One of the mysteries of the English language finally explained.
nounPlural piccalillies, Plural piccalillismass noun
A pickle of chopped vegetables, mustard, and hot spices.‘chutneys, piccalillies, and relishes’mass noun ‘sixteen pints of mustard piccalilli’
relish, chutney, chow chow, sauerkrautView synonyms
- ‘The menu takes in items as diverse as tiger prawn kebab with piccalilli, wild boar sausages, and duck and pickled cucumber on focaccia.’
- ‘This sweet piccalilli is delicious with cheese, cold meats and especially pork pies.’
- ‘To the many satisfied customers who buy her prized homemade piccalilli it does not matter where the ingredients have come from.’
- ‘Good piccalilli is something you can't buy factory-made it's never really successful. So, why not make your own?’
- ‘I haven't even made my usual jars of piccalilli or sweetcorn relish to have with the Christmas ham.’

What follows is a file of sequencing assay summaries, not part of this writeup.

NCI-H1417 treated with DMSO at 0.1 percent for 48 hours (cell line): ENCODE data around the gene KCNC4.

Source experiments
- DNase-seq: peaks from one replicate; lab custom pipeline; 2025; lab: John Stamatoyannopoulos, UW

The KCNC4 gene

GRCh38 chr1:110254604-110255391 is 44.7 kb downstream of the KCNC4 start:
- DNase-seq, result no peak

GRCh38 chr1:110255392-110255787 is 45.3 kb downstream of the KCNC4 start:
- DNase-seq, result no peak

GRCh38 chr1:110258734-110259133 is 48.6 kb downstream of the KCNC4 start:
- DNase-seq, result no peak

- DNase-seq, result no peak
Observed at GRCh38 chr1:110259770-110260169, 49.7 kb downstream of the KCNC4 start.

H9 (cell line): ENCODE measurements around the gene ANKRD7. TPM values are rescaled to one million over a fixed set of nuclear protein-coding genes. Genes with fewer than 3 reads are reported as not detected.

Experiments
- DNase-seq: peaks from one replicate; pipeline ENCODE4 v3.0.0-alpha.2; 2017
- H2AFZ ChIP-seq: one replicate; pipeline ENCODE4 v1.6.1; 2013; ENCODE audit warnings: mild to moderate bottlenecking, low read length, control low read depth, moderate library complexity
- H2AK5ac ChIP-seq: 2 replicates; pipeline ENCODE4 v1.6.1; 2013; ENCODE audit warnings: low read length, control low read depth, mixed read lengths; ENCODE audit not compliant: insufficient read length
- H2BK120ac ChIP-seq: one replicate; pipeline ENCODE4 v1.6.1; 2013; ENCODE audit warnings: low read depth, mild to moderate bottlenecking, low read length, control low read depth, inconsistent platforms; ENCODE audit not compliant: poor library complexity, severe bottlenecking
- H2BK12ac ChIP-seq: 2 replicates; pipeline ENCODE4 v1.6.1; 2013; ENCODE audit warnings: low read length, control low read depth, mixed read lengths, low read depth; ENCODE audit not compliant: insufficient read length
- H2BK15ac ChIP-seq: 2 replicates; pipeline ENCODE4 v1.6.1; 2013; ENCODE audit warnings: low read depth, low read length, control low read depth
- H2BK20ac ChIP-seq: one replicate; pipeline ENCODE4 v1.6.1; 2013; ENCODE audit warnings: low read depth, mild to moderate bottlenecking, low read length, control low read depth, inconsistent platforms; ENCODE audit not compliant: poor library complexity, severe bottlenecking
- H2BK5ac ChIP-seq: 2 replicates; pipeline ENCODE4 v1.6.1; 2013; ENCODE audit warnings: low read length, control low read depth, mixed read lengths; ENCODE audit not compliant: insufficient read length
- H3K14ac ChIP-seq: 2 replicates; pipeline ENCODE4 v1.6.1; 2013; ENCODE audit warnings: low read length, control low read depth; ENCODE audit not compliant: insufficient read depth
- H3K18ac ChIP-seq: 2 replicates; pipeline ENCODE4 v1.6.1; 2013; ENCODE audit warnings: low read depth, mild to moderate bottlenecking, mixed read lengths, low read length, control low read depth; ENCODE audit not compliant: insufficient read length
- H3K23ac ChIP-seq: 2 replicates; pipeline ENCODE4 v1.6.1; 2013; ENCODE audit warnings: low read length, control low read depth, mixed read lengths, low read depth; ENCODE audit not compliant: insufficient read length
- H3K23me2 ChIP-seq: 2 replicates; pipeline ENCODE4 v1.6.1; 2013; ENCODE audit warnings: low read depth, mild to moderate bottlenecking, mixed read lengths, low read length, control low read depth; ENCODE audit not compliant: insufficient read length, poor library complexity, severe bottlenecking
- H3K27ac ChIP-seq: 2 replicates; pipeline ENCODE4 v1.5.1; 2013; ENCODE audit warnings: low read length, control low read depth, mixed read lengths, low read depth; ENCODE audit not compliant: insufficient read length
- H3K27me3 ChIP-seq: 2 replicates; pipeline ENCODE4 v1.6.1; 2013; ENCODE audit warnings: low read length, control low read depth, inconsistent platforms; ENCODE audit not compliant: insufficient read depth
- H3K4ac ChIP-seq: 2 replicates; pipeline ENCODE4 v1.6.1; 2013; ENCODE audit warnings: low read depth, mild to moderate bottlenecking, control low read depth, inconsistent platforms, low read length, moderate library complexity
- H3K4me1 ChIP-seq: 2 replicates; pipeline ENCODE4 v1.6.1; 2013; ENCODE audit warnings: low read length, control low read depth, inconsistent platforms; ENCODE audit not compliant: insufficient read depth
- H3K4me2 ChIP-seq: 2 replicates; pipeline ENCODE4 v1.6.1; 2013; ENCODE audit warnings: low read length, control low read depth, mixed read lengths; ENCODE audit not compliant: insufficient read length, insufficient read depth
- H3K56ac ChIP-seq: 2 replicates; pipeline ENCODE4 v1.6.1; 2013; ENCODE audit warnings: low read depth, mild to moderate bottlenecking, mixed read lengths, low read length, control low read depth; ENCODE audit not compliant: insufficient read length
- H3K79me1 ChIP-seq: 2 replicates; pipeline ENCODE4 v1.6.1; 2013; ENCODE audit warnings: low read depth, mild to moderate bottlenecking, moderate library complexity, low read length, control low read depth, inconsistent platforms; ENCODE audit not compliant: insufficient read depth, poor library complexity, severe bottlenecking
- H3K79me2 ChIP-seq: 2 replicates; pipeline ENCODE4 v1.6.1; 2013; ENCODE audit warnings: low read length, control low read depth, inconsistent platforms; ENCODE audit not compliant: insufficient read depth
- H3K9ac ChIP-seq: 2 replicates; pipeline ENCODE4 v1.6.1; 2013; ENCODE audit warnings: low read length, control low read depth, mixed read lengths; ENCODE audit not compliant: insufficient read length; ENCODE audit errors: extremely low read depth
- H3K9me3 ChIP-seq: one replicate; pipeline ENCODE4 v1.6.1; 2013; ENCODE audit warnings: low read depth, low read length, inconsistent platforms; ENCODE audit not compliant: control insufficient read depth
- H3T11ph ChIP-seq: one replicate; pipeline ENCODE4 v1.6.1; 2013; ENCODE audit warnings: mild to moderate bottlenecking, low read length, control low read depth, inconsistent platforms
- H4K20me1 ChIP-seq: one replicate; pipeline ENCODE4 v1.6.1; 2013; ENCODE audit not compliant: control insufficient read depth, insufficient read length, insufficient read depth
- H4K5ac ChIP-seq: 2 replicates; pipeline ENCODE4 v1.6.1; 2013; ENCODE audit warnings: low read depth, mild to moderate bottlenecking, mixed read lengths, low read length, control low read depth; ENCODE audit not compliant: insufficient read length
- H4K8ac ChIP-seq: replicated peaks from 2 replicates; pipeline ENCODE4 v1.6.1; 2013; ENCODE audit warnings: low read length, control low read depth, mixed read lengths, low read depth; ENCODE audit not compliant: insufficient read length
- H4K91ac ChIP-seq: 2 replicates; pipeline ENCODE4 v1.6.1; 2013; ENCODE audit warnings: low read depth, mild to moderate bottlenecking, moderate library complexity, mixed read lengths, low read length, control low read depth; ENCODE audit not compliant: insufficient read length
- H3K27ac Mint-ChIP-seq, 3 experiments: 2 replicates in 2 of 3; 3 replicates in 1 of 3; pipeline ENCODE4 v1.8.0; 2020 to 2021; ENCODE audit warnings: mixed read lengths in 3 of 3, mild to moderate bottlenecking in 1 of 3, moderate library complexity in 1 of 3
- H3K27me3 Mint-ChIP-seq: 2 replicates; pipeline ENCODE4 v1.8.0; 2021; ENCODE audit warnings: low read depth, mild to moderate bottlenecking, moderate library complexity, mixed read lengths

- ‘The quiet guitarist stooped in the gutter to pick up a bag of frozen chicken wings, a pack of custard creams and a small jar of piccalilli.’
- ‘When I was working in London we started to make our own piccalilli which is, in fact, very simple to do and used it in sandwiches.’
- ‘From this month you can buy direct their organic all-year-round storecupboard supplies along with seasonal delights like gooseberry confiture, tomato and basil jelly and summer garden piccalilli.’
- ‘Serve the lamb in toasted pitta breads with the piccalilli and salad leaves.’
- ‘He was accused of submitting claims for ‘inappropriate’ items, including metal fruit baskets, plastic holders for bathroom utensils, and even jars of piccalilli.’
- ‘Traditionally, all the vegetables in a piccalilli are salted, but I find the flavours are punchy enough, so I skip this stage.’
- ‘This was served with some kicking homemade piccalilli.’
- ‘The original Piccalilli recipe dates back to English cookery in the mid 18th Century.’
- ‘A pressed slab of ham hock and foie gras were correct enough and their accompanying home-made piccalilli was bravely sour.’
- ‘I enjoyed a very coarse ‘country terrine’ barded with a slice of something as thick as a steak, and served with mild home-made piccalilli.’
Mid 18th century: probably from a blend of pickle and chilli.
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